Over the last few days there have been a spate of media reports about cash not coming out of ATMs. “Bengalureans were greeted with ‘No Cash’ boards at most ATMs on Monday [April 10,2017],” reports the Deccan Chronicle.
“The arid days of demonetisation are back to haunt Mumbaikars. Ten days after the banking sector’s yearly closing on March 31, ATMs continue to run dry across the city,” reports The Times of India.
The New Indian Express reports that the cash crunch has made a comeback to the city of Visakhapatnam, with majority of the ATMs running out of cash.
“Although the new financial year is in its second week, a majority of ATM kiosks in Pune continue to run dry while citizens run from one kiosk to another to withdraw cash,” reports The Indian Express.
The Hindu reports that “cashless ATMs and serpentine queues outside banks have once again become the norm,” in Hyderabad.
I guess I will stop here. This is enough to establish that there really is a problem and currency at ATMs is in short-supply.
So, what is happening here? The explanation that has been offered is that this cash shortage has been because of the March 31st, year-end for banks. While that clearly might be a reason, there are other reasons at work here as well. Allow me to explain.
Since January 2017, the currency in circulation has been increasing every week. This has been happening with the printing presses of the Reserve Bank of India and the government, printing and pumping money into the financial system through banks. Take a look at Figure 1.
As can be seen form Figure 1, the currency under circulation has been going up from January 6, 2017, as the RBI and the government have printed and pumped money into the financial system.
But is that enough? What we also need to take a look at is the rate at which the currency in circulation has risen week on week since January 6, 2017. How is this obtained? The currency in circulation as on January 6, 2017, was at Rs 8,98,017 crore. This increased to Rs 9,50,803 crore as on January 13, 2017. This meant a jump of Rs 52,786 crore or around 5.9 per cent (Rs 52,786 crore divided by Rs 8,98,017 crore). A similar calculation is carried out for the remaining weeks as well.
Take a look at Figure 2. It plots the rate at which currency circulation has been increasing week on week since January 6, 2017.
Figure 2 makes for a very interesting reading. The highest increase in the rate of increase in currency circulation came in the period of one week ending January 13, 2017, at 5.9 per cent. Since then the overall trend has been down, with jumps in between. Having said that, the rate of increase in currency circulation has seen a downward trend between March 10 and March 31, 2017.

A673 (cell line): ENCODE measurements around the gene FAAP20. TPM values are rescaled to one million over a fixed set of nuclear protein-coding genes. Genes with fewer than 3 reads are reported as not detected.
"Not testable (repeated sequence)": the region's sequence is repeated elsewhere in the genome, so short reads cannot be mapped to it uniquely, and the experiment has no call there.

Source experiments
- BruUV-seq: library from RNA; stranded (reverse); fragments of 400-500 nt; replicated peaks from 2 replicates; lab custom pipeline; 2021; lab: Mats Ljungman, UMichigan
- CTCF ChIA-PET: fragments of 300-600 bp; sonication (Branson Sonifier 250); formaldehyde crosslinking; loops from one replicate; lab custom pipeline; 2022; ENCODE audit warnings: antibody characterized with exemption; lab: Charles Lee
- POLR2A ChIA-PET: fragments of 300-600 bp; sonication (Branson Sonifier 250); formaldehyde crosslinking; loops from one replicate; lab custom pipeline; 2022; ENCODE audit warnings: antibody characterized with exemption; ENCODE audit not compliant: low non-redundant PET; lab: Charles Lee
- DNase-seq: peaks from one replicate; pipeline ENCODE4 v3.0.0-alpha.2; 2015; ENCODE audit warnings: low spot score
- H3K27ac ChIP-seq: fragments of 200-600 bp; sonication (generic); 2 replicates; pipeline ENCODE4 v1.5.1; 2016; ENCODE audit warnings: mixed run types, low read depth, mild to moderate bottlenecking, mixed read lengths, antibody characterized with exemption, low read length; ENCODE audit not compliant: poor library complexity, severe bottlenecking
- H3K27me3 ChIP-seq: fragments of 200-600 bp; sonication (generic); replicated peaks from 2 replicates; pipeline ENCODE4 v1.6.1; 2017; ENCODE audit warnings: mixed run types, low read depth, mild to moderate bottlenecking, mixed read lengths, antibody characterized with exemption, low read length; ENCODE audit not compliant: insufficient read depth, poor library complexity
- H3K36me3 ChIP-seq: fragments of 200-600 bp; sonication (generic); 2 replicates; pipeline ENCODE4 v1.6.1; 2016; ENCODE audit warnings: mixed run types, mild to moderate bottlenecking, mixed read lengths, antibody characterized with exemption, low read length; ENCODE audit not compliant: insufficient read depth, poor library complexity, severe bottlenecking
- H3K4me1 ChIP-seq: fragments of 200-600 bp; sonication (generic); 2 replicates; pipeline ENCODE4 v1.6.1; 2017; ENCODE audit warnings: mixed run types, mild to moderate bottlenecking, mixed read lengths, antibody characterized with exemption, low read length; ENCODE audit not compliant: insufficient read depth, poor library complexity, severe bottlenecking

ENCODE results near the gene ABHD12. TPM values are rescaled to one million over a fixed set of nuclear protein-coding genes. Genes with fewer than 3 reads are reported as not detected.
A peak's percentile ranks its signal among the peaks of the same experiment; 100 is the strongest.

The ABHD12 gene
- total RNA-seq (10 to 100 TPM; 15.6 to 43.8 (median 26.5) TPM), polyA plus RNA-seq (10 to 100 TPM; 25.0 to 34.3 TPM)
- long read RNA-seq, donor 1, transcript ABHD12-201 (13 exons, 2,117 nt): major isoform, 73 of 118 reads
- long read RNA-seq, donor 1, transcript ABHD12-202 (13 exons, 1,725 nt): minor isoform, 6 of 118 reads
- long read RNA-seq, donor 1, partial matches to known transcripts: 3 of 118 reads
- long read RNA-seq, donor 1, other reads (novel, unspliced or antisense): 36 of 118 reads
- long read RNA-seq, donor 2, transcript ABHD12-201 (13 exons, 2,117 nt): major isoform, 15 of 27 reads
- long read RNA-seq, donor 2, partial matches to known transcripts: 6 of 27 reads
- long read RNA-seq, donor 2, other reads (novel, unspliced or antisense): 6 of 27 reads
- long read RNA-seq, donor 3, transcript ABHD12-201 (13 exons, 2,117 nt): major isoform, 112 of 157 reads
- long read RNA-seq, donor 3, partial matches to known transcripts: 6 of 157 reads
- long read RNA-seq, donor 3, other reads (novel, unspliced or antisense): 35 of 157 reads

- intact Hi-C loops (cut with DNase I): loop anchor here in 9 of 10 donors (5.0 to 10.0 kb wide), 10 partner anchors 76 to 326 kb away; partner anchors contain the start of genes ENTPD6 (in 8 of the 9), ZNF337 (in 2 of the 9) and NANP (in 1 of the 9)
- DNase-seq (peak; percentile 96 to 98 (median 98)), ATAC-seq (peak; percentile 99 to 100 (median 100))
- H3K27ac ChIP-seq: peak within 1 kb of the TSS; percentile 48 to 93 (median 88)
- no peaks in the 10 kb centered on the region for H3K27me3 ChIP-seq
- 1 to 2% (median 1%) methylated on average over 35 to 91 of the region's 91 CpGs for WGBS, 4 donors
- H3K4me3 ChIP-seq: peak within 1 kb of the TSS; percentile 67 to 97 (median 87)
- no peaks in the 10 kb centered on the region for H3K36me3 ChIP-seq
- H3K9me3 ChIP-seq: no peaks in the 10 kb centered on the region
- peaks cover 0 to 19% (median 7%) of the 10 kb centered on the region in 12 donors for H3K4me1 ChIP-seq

The rate of increase in currency in circulation for the week ending March 31, 2017, was at the lowest level since January 2017, at 1.7 per cent. What does this mean? It means that the RBI is not releasing currency to the banks at the same pace as it was in the past. The rate of currency release at RBI’s level has come down. And that basically means banks don’t have enough currency/cash to load into ATMs as they had in the past.
This explains why there has been shortage of currency at ATMs. It could also mean that the RBI and the government printing presses are not printing as much currency as they were doing in the past. Why is this happening is something only the central bank and the government can explain.
If this is being done knowingly to bring down the total amount of currency in the system, then it’s a rather stupid move. Any economy needs a certain amount of currency to function. The Indian economy as of now does not have an adequate amount of it. The total currency in circulation as on March 31, 2017, was at 74.3 per cent of the level of the pre-demonetisation level. Unless we get back to a similar level, some currency shortage is likely to continue.
If the government decides not to print and pump in as much currency as there was in the pre-demonetisation era, it will have an impact on the total number of economic transactions carried out in the economy. And that possibly is not a good thing.
Further, the fact that ATMs are running out of cash tells us that the demand for currency continues to be high. This basically means that the digital medium of payments hasn’t really caught on despite the best efforts of the government.
To conclude, as the old jungle saying goes, when you don’t know where you are going, the journey is the reward.
The column originally appeared on Equitymaster on April 11, 2017